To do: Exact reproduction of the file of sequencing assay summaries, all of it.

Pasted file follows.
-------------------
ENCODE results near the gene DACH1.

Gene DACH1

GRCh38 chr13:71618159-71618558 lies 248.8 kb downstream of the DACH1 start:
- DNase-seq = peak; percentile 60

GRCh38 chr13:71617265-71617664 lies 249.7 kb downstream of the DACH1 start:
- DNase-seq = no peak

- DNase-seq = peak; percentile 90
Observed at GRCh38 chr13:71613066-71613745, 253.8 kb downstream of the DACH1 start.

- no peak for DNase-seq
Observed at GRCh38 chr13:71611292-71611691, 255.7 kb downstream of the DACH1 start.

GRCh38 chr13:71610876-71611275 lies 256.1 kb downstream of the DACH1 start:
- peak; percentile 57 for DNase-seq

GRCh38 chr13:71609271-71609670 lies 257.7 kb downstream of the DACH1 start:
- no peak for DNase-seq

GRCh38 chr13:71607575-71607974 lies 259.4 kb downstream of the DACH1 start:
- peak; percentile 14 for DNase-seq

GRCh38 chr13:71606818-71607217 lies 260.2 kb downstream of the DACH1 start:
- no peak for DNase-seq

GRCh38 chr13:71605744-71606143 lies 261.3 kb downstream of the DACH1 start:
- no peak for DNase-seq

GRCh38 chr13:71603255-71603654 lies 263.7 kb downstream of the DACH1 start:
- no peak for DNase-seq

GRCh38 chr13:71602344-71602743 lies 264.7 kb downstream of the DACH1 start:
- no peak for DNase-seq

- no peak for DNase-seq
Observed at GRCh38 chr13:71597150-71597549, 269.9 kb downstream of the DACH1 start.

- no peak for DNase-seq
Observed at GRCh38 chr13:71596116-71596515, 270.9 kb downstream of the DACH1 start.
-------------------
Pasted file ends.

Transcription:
ENCODE results near the gene DACH1.

Gene DACH1

GRCh38 chr13:71618159-71618558 lies 248.8 kb downstream of the DACH1 start:
- DNase-seq = peak; percentile 60

GRCh38 chr13:71617265-71617664 lies 249.7 kb downstream of the DACH1 start:
- DNase-seq = no peak

- DNase-seq = peak; percentile 90
Observed at GRCh38 chr13:71613066-71613745, 253.8 kb downstream of the DACH1 start.

- no peak for DNase-seq
Observed at GRCh38 chr13:71611292-71611691, 255.7 kb downstream of the DACH1 start.

GRCh38 chr13:71610876-71611275 lies 256.1 kb downstream of the DACH1 start:
- peak; percentile 57 for DNase-seq

GRCh38 chr13:71609271-71609670 lies 257.7 kb downstream of the DACH1 start:
- no peak for DNase-seq

GRCh38 chr13:71607575-71607974 lies 259.4 kb downstream of the DACH1 start:
- peak; percentile 14 for DNase-seq

GRCh38 chr13:71606818-71607217 lies 260.2 kb downstream of the DACH1 start:
- no peak for DNase-seq

GRCh38 chr13:71605744-71606143 lies 261.3 kb downstream of the DACH1 start:
- no peak for DNase-seq

GRCh38 chr13:71603255-71603654 lies 263.7 kb downstream of the DACH1 start:
- no peak for DNase-seq

GRCh38 chr13:71602344-71602743 lies 264.7 kb downstream of the DACH1 start:
- no peak for DNase-seq

- no peak for DNase-seq
Observed at GRCh38 chr13:71597150-71597549, 269.9 kb downstream of the DACH1 start.

- no peak for DNase-seq
Observed at GRCh38 chr13:71596116-71596515, 270.9 kb downstream of the DACH1 start.